GC melt

Tom Knight tk at pasteur.ai.mit.edu
Fri Nov 5 18:50:54 EST 1999


Another useful reference with a view consistent with Swanson's is
Wojciech Rychlik's chapter "Selection of Primers for Polymerase Chain
Reaction" in White, BA, PCR Protocols, Current Methods and
Applications, Methods in Molecular Biology Vol. 15, Humana.

He asserts that what is important about good primers is their ability
to bind at the middle and 5' end before binding at the 3' end, if one
is concerned about specificity.  Otherwise, the 5' end binds and
primes nonspecifically.  Makes sense to me.  I have noticed that the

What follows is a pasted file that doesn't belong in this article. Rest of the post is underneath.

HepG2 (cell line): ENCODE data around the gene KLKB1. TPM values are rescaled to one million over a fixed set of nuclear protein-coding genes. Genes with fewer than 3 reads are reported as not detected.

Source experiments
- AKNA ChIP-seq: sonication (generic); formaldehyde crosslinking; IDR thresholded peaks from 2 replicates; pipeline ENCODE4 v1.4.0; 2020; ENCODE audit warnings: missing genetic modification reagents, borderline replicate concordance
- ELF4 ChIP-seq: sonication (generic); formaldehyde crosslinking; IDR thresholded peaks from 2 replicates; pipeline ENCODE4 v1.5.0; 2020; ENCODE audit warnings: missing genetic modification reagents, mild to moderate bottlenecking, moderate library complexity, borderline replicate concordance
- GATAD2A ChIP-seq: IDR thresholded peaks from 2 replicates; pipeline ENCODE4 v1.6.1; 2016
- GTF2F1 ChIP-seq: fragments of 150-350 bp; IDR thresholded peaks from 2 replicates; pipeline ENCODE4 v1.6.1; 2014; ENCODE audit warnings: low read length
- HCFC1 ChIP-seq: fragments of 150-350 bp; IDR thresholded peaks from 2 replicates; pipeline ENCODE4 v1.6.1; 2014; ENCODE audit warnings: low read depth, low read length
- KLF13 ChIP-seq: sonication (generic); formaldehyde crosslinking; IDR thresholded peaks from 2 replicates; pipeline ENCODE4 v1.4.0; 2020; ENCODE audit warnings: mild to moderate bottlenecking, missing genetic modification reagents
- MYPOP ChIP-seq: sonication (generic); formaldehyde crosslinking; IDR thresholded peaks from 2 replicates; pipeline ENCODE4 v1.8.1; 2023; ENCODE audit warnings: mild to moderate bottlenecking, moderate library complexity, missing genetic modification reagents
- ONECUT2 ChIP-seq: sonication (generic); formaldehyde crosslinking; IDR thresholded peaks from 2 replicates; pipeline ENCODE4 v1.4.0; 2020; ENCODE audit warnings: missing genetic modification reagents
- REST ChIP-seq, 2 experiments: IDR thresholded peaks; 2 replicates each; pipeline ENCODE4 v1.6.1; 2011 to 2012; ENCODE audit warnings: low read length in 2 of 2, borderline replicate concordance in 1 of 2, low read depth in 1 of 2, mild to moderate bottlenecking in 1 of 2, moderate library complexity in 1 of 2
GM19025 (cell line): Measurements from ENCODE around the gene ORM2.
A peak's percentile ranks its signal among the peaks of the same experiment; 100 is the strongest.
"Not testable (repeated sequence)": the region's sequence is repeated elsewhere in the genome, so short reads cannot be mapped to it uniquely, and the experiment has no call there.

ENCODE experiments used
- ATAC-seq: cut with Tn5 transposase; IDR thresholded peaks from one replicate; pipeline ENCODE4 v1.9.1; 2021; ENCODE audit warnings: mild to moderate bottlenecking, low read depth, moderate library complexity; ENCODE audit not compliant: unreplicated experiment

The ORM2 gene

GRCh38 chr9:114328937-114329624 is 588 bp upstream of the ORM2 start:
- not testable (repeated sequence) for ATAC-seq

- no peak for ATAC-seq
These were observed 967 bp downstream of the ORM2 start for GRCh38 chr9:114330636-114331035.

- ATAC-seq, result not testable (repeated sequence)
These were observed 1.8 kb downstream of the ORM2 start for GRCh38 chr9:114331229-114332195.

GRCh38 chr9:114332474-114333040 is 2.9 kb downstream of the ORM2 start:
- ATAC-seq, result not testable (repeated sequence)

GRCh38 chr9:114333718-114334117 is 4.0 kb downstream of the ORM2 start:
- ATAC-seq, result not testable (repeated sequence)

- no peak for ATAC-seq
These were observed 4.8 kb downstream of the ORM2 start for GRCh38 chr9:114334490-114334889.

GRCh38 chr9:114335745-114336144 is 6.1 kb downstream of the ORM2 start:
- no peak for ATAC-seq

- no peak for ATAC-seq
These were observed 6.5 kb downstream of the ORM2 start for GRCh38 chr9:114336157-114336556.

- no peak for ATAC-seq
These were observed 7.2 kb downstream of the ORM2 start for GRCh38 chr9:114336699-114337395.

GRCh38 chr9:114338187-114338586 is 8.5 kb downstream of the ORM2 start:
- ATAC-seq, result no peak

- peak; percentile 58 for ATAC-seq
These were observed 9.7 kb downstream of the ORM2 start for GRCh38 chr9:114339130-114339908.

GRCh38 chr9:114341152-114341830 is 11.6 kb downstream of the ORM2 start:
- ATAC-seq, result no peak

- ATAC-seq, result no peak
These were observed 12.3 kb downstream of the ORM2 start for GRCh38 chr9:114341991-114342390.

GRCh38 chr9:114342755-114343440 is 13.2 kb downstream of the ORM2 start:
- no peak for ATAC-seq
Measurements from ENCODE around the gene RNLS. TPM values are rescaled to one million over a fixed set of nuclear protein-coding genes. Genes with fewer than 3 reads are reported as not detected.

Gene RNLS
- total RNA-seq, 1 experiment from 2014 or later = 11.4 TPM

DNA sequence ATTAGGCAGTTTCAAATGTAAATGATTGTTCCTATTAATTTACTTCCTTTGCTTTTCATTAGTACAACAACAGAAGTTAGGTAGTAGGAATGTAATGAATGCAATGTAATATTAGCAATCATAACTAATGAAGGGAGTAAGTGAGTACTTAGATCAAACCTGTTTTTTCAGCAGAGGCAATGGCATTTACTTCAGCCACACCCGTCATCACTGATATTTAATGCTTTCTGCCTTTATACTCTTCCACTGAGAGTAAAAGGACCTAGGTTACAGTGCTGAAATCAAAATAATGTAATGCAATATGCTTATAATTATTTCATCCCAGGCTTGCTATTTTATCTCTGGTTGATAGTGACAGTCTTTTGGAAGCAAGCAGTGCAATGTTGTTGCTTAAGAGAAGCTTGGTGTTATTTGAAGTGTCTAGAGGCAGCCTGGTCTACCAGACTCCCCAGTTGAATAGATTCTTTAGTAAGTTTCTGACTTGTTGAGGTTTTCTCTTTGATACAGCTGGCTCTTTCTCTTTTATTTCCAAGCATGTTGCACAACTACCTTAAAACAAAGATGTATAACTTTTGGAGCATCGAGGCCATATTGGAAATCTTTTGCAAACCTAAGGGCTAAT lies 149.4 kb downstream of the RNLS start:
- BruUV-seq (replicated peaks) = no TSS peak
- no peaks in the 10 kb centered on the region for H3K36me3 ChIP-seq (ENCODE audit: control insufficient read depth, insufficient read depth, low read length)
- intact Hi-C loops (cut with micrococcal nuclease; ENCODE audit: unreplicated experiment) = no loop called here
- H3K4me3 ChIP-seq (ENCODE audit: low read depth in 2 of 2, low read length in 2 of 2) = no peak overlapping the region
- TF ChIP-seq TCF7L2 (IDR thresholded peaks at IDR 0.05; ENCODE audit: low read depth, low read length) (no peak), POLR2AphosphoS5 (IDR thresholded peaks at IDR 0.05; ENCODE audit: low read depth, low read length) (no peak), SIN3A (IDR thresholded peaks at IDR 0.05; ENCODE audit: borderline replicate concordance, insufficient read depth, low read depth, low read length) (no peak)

good (i.e. they work for me) primer generating programs, such as
Primer3 produce primers of this kind (see

http://www-genome.wi.mit.edu/cgi-bin/primer/primer3_www.cgi

)

> ssands at my-deja.com wrote:
> > In the article from The Scientist the author says
> > that one should not put a string of G or C bases at
> > the 3' end of a PCR primer because they could cause
> > nonspecific amplification products.  I had heard
> > that I _should_ do this to get a GC-clamp.

"R. John Lye" <rjl6n at Virginia.edu> writes:
> Well, Debra Swanson suggests avoiding *three* G's or
> C's at the 3' end of the primer.  I aim for *two* G's
> or C's to get a GC clamp, so there's no conflict




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